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Tampa Pastor Arrested After Church Hosts In-Person Worship

Pastor Rodney Howard-Browne, inset, was arrested after authorities say The River Church of Tampa held in-person worship services on Sunday despite warnings from the Hillsborough County Sheriff's Office.
YouTube, Hernando County Sheriff's Office
The Florida Channel
Leon County Judge John Cooper on June 30, 2022, in a screen grab from The Florida Channel.

The pastor of a Tampa church who hosted two large Sunday services, even busing people in, has been arrested after the Hillsborough County Sheriff's Office issued a warrant for his arrest.

Pastor Rodney Howard-Browne of The River Church violated Hillsborough County's safer-at-home order, which went into effect March 27, said Hillsborough Sheriff Chad Chronister.

"His reckless disregard for human life put hundreds of people in his congregation at risk, and thousands of residents who may interact with them this week in danger," Chronister said. 

Leon County Judge John Cooper on June 30, 2022, in a screen grab from The Florida Channel.
Credit Hernando County Sheriff's Office
The Florida Channel

Howard-Browne was arrested on a warrant for unlawful assembly and violation of public health emergency rules, both of which are second degree misdemeanors. Hillsborough authorities confirmed his arrest via email, saying he was taken into custody at his home in Hernando County around 1:30 p.m. Monday.

He bonded out for $500.

The River Church held a three-hour service, filled with music by the church band and a sermon by Howard-Browne. The county has banned gatherings of more than 10 people.

In a Facebook video, Howard-Browne said worship services are protected by the First Amendment. It's also exempt from the county order, he said.

"We are not a non-essential service. We are vital to any community, to health and the well-being,” he said. “And the very thought that if people come to church, you're going to kill them, that's garbage."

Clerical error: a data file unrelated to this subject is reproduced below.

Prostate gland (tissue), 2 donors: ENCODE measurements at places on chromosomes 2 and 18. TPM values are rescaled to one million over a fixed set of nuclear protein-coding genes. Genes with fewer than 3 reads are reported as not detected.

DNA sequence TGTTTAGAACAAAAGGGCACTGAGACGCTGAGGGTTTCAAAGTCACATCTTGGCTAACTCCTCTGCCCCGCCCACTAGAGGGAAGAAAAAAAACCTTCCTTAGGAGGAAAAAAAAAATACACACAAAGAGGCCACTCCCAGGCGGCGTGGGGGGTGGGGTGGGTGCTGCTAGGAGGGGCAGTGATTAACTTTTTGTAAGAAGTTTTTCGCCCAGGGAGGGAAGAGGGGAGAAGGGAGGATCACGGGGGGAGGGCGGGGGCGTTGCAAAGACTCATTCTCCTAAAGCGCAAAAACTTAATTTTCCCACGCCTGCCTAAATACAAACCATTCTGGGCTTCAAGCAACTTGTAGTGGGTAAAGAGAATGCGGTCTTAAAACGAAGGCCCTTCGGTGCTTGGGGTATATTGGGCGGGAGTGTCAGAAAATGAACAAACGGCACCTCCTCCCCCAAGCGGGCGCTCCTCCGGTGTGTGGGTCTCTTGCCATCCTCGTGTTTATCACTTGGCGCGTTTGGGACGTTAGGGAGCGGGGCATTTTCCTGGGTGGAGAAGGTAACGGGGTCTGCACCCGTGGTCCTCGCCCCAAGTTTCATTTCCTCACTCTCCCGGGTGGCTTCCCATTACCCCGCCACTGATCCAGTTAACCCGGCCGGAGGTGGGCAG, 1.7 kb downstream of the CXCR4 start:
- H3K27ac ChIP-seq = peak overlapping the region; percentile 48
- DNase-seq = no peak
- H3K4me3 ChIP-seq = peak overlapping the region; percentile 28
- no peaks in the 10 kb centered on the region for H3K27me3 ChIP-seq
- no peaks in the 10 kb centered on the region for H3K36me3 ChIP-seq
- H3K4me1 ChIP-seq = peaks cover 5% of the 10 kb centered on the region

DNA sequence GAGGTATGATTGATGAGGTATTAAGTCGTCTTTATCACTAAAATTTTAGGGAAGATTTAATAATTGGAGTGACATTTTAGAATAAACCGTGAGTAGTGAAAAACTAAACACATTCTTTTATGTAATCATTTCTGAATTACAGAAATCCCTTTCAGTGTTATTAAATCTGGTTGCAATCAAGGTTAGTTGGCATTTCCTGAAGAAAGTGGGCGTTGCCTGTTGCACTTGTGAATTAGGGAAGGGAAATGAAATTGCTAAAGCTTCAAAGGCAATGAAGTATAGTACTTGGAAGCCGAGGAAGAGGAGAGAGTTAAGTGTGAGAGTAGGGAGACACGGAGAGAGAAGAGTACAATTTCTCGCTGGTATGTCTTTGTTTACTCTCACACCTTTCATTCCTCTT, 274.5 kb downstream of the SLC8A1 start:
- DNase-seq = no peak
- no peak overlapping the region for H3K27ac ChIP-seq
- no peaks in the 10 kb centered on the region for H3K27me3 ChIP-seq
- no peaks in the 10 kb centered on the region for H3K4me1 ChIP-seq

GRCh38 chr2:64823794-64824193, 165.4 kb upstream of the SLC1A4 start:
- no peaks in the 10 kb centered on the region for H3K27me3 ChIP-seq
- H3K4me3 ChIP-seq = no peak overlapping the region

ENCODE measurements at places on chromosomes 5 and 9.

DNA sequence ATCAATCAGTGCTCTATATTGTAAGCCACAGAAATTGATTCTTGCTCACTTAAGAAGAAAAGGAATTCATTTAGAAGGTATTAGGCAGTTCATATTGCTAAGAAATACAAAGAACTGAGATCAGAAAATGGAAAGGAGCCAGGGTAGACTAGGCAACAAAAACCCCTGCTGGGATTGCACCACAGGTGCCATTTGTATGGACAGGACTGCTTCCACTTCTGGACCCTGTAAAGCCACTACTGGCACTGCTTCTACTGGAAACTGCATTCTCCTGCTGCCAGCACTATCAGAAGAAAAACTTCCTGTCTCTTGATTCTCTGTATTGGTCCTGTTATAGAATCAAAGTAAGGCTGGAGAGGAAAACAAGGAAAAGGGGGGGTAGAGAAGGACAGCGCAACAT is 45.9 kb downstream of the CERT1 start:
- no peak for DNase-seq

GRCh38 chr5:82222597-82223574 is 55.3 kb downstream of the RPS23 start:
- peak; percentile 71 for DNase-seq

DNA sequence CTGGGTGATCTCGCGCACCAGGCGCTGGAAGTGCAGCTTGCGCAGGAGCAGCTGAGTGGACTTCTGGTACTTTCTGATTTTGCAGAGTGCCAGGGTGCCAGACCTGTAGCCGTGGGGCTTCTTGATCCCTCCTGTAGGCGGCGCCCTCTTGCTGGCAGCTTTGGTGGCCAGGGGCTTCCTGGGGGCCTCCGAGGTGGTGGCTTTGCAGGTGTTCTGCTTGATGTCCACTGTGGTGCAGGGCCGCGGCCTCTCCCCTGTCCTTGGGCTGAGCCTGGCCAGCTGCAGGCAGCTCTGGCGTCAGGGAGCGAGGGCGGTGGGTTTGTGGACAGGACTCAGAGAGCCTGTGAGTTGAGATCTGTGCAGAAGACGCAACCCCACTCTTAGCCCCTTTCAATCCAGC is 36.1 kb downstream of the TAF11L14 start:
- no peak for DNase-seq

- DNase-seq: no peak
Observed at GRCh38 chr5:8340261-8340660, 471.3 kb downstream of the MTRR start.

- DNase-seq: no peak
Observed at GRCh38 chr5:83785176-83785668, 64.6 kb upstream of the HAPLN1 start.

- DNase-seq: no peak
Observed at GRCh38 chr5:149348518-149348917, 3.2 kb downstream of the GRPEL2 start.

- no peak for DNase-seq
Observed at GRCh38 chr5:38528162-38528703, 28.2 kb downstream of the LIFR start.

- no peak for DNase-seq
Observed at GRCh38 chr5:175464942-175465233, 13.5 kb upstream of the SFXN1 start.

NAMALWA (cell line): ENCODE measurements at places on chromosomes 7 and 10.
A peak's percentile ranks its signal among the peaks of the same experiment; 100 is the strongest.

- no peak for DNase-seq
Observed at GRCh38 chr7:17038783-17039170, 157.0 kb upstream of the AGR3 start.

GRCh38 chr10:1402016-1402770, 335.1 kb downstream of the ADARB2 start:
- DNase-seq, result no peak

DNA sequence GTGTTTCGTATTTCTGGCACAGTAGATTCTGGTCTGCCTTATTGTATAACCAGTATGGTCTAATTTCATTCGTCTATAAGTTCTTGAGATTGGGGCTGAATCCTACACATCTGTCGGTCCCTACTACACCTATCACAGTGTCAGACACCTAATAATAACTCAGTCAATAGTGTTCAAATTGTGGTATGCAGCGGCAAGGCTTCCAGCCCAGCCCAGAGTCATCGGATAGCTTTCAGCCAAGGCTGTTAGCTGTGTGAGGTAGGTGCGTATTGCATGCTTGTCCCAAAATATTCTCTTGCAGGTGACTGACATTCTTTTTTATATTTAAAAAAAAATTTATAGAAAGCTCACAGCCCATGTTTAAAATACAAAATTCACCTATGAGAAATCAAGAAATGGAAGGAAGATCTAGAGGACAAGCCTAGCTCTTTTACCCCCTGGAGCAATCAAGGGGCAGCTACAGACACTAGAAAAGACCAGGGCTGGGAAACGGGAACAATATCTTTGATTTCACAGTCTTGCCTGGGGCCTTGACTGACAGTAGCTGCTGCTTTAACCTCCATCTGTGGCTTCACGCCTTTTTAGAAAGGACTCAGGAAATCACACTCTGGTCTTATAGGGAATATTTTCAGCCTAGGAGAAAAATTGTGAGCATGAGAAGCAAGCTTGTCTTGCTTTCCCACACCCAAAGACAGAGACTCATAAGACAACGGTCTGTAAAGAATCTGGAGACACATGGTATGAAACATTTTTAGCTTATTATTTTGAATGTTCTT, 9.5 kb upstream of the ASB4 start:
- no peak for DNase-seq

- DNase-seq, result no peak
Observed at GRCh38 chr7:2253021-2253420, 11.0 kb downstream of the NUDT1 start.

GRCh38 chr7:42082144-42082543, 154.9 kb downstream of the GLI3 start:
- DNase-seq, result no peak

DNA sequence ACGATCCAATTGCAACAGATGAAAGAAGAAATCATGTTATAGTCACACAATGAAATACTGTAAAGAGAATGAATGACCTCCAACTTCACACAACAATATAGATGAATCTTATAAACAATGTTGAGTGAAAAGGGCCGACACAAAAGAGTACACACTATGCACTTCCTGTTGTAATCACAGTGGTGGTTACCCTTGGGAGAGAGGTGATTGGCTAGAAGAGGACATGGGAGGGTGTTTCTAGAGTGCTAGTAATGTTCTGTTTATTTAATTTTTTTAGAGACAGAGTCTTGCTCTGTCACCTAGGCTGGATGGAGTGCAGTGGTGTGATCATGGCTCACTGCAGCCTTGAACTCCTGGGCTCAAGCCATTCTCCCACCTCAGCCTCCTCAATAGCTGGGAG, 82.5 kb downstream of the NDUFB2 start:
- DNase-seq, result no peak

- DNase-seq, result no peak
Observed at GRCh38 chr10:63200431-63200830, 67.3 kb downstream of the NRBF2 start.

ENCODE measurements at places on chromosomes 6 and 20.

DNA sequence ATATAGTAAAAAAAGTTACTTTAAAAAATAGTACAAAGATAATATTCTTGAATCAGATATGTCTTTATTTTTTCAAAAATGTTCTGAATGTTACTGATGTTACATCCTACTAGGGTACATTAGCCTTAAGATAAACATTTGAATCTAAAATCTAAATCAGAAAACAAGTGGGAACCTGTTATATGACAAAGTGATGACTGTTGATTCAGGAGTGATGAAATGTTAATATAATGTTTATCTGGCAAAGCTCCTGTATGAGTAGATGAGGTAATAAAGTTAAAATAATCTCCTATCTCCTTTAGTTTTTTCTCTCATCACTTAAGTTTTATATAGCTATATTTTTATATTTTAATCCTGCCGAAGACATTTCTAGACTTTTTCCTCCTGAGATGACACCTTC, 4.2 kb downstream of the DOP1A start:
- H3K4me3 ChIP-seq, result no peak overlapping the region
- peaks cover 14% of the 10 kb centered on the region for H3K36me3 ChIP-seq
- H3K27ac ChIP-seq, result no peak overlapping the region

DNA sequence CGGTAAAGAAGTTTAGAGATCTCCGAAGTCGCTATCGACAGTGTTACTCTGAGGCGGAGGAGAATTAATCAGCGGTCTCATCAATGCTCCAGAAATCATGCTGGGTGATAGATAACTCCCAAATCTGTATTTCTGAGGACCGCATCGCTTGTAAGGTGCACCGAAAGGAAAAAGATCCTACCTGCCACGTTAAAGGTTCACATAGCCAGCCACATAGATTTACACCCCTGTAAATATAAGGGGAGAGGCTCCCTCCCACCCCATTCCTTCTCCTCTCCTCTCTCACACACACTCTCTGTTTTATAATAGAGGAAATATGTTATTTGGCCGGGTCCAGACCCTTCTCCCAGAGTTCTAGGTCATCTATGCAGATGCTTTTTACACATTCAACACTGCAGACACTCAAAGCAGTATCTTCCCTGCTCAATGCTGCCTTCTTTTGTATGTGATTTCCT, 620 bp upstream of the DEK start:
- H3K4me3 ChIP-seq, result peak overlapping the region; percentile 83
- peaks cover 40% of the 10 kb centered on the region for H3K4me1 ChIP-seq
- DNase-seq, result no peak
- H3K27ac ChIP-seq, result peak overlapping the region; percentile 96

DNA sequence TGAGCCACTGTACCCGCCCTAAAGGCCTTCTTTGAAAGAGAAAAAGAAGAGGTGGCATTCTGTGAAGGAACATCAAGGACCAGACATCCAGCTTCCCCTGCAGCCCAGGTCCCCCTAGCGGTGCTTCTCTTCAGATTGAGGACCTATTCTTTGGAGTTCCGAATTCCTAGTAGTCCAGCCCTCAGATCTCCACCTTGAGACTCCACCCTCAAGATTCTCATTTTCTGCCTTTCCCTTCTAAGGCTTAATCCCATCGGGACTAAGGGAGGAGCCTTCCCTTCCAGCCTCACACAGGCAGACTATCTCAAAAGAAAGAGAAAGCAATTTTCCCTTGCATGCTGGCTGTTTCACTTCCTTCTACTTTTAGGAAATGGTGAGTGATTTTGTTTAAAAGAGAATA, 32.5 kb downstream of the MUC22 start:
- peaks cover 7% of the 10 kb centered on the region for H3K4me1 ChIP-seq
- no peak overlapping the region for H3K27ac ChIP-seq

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But the service caught the attention of Chronister, who issued a statement that admonished the church for failing to comply with the order.

“The River Church has an advantage over most places of worship, as they have access the technology, allowing them to livestream their services over the internet and broadcast television for more than their 4,000 members to watch from the safety of their own homes,” Chronister said. “Instead, they encouraged people to come and gather at church, even provided bus transportation.”

Chronister said he does not want to stop anyone from worshipping, but the safety and well-being of the community comes first. The pastor ignored several warnings and refused to meet personally with sheriff's office officials, Chronister said.

"Shame on this pastor, their legal staff and the leaders of this church for forcing us to do our job," Chronister said. "That's not what we wanted to do during a declared state of emergency. We are hopeful that this will be a wake-up call for him, his legal staff and his entire leadership at the church. We're also hoping that the congregation realizes the importance of reducing the spread of this virus and stays at home."

During a news conference Monday afternoon, Bishop Thomas Scott of Tampa's 34th Street Church of God,  said faith leaders need to understand the importance of social distancing.

“It is important also for the religious community to govern themselves, according to the laws of the land, Scott said. “The Bible instructs us to obey the laws of the land.”

Liberty Counsel is representing Howard-Browne, saying that "this religious gathering was targeted" and that Sheriff Chronister is openly discriminating against church gatherings.

Liberty Counsel Founder and Chairman Mat Staver in a news release said:

“The Hillsborough County administrative order has so many exceptions it looks like swiss cheese. The order allows a wide range of commercial operations that are either specifically exempt or exempt if they can comply with a six-foot separation. Yet, if the purpose of your meeting is religious, the county prohibits it with no exception for the six-foot separation. The problem with this administrative order is it was not reviewed by constitutional experts or vetted by a deliberative body. Neither the Constitution nor Florida law protecting churches and the free exercise of religion disappear. This order from Hillsborough County is not narrowly tailored to achieve its underlying objective.”

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Bradley George comes to WUSF from Atlanta, where he was a reporter, host, and editor at Georgia Public Broadcasting. While in Atlanta, he reported for NPR, Marketplace, Here & Now, and The Takeaway. His work has been recognized by , the Georgia Associated Press, and the Atlanta Press Club. Prior to his time in Georgia, Bradley worked at public radio stations in Tennessee, Alabama, and North Carolina.
Daylina Miller
Daylina Miller, multimedia reporter for Health News Florida, was hired to help further expand health coverage statewide.